In The Night of the Silver Fox, one of the many stand out stories in Danielle McLaughlin’s memorable collection Dinosaurs on Other Planets, a character notes that
Trouble knows its way around
Trouble certainly knows it’s way around in these 11 stories – each an intense exploration of loneliness and distance, each displaying the vulnerability of human existence that is always so close to the surface and the fear that we are never far from emotional or physical danger. McLaughlin’s characters have made mistakes, or are making them and their lives are ones of quiet desperation.
That there is not a weak story among this collection is testament to McLaughlin’s subtle but effective prose style and her ability to draw faint lines between her stories, most of which are set in modern day rural Ireland. The promise of a perfect life is distant in this collection and ripples of disquiet threaten to become waves as her characters face daily the possibility of being pulled under by family, by their past and by their future.
She felt a small, quiet panic rise up inside of her. It was the panic of a swimmer, who has drifted out, little by little, on a rogue current, and who suddenly discovers herself to be far from shore.
In All About Alice a woman in her forties is unable to move on in life due to a crime that she cannot get past. Lily in Not Oleanders is trying to forget a failed love affair while on holiday in Italy but misreads an encounter with a beautiful young woman.
there again, were the beautiful clavicles: so snappable and exposed that Lily wanted to reach out and tug at the fabric in an effort to cover them, to tell this young woman who knew nothing that anything that can be seen can be broken
In A Different Country, Sarah comes to spend a weekend with her boyfriend Jonathan at his family home in Donegal, only to discover secrets about his past relationships and the illegal seal fishing he partakes in with his brother. Meanwhile teenager Gerard in The Night of the Silver Fox gets an uncomfortable and unwanted insight into what constitutes commerce in rural Ireland.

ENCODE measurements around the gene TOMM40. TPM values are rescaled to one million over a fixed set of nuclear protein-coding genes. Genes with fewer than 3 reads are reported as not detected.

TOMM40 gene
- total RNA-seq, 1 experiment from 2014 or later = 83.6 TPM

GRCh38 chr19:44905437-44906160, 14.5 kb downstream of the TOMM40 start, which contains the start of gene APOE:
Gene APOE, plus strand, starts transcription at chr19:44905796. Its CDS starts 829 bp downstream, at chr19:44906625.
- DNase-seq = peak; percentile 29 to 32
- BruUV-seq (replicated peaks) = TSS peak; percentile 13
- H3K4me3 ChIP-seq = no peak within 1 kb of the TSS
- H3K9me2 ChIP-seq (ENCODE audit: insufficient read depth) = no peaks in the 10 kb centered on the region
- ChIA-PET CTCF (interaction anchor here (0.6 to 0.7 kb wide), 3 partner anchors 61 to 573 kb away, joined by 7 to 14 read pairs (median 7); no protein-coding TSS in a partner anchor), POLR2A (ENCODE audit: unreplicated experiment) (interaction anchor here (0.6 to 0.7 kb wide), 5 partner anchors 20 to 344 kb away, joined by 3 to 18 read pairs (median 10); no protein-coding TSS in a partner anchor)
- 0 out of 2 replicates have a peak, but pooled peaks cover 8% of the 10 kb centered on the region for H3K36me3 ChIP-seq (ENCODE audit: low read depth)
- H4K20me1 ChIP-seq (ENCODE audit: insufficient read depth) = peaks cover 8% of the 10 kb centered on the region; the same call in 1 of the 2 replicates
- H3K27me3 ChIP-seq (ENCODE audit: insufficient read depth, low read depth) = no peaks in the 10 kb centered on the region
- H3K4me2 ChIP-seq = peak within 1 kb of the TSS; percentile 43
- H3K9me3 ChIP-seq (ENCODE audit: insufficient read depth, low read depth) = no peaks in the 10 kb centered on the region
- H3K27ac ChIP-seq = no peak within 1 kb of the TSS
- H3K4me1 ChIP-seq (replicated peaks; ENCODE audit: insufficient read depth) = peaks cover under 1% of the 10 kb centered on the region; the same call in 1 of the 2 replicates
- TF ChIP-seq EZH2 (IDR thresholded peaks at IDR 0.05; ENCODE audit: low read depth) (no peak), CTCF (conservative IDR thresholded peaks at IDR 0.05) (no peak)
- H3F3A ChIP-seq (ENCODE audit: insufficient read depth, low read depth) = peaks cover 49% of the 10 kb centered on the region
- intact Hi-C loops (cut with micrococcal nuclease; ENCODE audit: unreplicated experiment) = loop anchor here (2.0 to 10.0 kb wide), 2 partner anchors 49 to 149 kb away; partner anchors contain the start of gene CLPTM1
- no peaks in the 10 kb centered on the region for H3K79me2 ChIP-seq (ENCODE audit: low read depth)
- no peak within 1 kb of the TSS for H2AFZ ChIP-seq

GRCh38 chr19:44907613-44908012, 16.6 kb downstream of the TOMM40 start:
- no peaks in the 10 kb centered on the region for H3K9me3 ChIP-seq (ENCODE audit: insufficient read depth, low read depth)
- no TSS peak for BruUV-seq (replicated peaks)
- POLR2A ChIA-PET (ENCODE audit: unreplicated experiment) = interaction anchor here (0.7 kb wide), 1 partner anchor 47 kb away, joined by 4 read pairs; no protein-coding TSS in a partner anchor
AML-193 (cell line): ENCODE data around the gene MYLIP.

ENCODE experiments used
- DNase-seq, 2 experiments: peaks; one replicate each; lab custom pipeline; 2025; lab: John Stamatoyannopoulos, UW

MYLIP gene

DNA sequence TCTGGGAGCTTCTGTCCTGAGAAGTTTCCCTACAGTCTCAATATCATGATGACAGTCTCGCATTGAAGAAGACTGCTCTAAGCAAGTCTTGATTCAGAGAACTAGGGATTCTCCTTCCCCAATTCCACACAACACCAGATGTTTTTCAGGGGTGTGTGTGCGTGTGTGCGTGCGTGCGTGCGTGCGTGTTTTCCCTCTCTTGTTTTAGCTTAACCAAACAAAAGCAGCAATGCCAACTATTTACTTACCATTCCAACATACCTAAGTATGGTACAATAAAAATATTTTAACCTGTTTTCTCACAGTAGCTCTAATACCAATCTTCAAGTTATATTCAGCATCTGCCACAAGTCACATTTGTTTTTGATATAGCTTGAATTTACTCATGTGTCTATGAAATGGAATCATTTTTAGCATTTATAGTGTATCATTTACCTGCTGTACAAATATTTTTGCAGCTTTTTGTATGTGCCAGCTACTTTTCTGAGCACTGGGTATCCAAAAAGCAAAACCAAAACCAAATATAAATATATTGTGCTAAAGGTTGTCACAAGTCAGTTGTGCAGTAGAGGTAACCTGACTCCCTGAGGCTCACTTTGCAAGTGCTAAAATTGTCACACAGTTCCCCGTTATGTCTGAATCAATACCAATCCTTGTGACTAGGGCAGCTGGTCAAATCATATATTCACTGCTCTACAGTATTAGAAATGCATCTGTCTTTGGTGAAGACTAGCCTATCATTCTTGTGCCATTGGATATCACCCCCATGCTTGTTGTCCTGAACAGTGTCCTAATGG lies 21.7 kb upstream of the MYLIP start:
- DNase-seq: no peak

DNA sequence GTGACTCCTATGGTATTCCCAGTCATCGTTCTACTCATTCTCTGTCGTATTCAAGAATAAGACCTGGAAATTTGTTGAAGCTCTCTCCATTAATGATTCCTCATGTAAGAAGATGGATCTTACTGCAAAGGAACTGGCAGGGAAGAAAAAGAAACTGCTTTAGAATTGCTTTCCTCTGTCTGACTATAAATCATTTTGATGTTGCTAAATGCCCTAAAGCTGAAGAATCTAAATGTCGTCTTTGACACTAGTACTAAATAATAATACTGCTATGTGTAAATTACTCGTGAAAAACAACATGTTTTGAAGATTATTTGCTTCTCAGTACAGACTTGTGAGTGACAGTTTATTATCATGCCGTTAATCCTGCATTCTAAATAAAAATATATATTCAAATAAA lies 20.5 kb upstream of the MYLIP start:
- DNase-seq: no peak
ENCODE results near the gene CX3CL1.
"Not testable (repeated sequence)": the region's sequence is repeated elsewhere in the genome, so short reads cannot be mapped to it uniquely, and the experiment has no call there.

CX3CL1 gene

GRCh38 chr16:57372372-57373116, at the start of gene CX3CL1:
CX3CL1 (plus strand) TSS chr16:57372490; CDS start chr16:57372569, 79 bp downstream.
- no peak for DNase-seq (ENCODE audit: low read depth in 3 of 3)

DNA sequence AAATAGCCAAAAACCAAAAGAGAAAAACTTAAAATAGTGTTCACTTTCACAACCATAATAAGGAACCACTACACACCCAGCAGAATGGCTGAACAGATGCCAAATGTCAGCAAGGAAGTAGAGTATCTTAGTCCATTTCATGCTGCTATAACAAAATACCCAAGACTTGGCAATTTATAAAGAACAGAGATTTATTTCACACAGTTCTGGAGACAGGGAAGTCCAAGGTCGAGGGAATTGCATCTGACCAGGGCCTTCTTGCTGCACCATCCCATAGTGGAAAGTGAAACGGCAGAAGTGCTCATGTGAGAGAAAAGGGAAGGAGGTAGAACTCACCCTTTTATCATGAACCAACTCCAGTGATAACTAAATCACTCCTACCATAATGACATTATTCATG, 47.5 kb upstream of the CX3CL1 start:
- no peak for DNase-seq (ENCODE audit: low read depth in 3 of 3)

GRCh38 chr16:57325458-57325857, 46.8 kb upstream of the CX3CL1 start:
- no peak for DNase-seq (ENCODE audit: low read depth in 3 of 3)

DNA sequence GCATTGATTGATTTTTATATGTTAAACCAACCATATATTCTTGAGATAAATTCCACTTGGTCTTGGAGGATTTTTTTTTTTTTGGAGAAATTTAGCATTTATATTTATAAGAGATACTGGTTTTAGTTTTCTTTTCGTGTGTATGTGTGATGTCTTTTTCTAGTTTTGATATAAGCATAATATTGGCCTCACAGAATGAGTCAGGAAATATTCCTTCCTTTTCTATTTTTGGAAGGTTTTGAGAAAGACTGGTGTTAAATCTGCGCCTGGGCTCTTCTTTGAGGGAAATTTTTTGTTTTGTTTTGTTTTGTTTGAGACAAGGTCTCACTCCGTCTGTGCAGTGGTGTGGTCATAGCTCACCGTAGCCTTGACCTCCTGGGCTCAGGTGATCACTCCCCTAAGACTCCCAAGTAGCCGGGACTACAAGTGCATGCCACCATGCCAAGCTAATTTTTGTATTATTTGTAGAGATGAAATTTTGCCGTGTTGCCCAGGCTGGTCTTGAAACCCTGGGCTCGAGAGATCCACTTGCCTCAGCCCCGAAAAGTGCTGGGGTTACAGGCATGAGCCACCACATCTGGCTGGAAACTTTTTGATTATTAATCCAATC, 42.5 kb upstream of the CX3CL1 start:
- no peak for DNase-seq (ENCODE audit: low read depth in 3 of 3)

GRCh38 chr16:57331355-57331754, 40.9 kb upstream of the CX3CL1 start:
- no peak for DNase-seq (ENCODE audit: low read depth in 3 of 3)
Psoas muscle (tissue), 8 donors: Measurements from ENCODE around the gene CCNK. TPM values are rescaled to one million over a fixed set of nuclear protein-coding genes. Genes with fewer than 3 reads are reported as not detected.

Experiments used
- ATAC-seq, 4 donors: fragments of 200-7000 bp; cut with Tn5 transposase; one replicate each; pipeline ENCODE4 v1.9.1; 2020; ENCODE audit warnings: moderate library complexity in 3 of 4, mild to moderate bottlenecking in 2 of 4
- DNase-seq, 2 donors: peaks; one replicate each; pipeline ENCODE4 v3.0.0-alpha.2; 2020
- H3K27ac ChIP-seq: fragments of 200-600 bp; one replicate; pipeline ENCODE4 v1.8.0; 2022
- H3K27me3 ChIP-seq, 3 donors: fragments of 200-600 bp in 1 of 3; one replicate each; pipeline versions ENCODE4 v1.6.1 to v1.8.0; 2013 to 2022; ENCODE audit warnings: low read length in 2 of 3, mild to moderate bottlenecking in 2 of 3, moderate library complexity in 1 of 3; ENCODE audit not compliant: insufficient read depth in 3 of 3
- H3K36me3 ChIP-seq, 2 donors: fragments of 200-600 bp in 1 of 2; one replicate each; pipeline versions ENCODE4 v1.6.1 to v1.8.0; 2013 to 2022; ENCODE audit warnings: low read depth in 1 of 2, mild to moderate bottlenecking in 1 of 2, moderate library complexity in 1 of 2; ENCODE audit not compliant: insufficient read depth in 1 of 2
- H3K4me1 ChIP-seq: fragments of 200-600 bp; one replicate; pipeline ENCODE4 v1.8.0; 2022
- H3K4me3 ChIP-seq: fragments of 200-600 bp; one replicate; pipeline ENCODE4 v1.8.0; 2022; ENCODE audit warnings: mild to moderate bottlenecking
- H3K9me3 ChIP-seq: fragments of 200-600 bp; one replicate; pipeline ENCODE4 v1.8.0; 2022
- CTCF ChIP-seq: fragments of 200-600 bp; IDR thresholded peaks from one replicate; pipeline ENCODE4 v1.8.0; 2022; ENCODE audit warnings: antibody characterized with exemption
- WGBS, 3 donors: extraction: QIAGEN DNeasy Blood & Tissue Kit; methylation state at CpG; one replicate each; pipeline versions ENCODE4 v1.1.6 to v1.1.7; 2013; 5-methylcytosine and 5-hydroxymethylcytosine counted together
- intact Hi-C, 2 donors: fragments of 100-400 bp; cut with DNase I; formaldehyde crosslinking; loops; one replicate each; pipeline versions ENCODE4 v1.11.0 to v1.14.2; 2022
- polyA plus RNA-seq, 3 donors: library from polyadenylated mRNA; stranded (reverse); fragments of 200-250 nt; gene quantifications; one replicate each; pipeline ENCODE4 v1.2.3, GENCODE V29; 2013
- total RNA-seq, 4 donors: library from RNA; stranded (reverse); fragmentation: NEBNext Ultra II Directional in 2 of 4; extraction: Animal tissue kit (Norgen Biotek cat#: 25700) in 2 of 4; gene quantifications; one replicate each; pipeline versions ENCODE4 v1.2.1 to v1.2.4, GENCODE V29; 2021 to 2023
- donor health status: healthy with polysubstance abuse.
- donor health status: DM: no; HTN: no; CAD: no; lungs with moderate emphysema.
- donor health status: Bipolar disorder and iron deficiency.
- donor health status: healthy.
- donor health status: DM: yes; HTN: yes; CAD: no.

Stories featuring more traditional family structures reveal their own cracks. In Those That I Fight I Do Not Hate an alcoholic father’s self-loathing reaches dangerous levels at his daughter’s communion party while in The Art of Footbinding, a mother struggles to maintain a relationship with her unhappy daughter. The distance between characters is both literal and metaphorical as they struggle to communicate and stay close together.
Two stories feature characters who travel to work in the city and attempt to deal with the daily separation from family. In Along the Heron-Studded River, a man fears for his bi-polar wife and their daughter when he leaves for work each day
The river road was a portal between worlds: his home on one side, the city on the other, and in the middle a no-man’s land of space and time when his wife and daughter were beyond his grasp, unreachable
While in a reverse situation, a reluctant working mother in In The Act of Falling worries that her husband is frittering away their money on art books and allowing her son to skip school and run wild in the unfinished building site by their home. This is one of the stand out stories of this collection (which you can read here in The New Yorker) marrying the gothic Irish sentiment of the ‘Big House’ with a modern apocalyptic sense of dread.